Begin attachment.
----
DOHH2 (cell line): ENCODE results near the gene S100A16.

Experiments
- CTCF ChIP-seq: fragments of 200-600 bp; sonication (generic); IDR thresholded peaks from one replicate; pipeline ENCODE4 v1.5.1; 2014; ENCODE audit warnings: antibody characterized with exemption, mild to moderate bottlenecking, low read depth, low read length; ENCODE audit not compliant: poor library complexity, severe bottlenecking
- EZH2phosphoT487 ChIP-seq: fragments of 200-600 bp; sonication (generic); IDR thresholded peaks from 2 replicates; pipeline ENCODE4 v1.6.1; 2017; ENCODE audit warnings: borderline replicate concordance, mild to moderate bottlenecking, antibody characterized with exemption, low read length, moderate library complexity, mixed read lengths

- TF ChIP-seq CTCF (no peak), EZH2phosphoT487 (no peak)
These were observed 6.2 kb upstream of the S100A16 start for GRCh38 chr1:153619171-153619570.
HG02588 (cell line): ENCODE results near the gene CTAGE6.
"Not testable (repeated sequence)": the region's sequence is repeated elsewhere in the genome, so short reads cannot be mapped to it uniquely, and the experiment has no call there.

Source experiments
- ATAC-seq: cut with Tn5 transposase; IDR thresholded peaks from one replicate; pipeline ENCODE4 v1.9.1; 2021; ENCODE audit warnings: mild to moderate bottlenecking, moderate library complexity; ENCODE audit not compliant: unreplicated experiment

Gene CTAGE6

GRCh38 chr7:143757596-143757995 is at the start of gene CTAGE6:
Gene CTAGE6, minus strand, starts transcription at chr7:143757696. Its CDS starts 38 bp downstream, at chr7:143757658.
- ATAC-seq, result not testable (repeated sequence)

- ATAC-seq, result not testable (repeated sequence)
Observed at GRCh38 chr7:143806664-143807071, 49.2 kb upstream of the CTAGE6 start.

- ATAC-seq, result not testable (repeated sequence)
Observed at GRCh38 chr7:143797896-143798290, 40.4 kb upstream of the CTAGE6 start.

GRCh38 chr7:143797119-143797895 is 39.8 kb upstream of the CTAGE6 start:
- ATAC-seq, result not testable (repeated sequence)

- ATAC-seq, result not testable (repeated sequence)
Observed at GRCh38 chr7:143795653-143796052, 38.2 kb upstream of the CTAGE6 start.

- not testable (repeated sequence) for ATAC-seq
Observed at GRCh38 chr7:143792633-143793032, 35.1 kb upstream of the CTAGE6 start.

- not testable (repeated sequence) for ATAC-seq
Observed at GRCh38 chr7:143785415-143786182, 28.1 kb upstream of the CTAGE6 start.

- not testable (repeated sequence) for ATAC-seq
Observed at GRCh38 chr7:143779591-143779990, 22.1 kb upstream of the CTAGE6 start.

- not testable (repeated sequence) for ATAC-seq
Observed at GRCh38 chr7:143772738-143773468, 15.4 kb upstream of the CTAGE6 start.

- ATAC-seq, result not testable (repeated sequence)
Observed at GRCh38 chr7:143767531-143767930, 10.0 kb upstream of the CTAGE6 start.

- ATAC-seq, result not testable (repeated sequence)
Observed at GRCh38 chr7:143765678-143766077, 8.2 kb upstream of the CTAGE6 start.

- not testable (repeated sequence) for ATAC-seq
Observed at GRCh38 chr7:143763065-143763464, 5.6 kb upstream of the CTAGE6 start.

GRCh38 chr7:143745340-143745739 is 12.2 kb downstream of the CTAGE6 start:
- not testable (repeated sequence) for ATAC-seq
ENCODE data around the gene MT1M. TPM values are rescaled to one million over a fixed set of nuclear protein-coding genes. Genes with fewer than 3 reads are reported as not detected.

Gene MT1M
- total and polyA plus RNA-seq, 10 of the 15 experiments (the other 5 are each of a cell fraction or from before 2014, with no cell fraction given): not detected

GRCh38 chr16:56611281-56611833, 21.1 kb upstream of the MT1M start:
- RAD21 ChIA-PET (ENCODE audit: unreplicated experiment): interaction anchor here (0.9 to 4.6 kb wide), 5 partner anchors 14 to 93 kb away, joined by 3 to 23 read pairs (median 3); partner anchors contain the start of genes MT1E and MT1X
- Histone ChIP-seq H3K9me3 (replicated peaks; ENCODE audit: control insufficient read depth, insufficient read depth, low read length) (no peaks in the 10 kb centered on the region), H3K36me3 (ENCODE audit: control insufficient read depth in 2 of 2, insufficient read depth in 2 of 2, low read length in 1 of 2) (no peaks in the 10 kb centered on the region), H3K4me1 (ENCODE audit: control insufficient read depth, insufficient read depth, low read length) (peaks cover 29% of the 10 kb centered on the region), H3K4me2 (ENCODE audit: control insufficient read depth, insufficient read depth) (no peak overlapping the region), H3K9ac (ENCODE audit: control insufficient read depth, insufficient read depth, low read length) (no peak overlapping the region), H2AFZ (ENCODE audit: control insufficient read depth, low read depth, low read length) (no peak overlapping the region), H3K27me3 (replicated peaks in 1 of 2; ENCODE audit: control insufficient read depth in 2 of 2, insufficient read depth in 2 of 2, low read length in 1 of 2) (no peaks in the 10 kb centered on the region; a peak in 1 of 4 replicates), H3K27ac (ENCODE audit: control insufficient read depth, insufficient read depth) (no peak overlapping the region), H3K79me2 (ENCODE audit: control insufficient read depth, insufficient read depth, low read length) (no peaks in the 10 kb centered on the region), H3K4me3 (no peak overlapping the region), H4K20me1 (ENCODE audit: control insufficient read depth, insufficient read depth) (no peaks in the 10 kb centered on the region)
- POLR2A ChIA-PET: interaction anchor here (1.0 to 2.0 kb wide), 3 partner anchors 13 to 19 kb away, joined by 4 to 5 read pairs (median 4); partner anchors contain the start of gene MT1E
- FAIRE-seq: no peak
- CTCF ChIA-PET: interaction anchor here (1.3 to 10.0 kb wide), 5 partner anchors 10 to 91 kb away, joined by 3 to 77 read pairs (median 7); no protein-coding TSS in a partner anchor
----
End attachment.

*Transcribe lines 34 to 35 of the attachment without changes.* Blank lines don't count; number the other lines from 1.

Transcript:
Observed at GRCh38 chr7:143765678-143766077, 8.2 kb upstream of the CTAGE6 start.

- not testable (repeated sequence) for ATAC-seq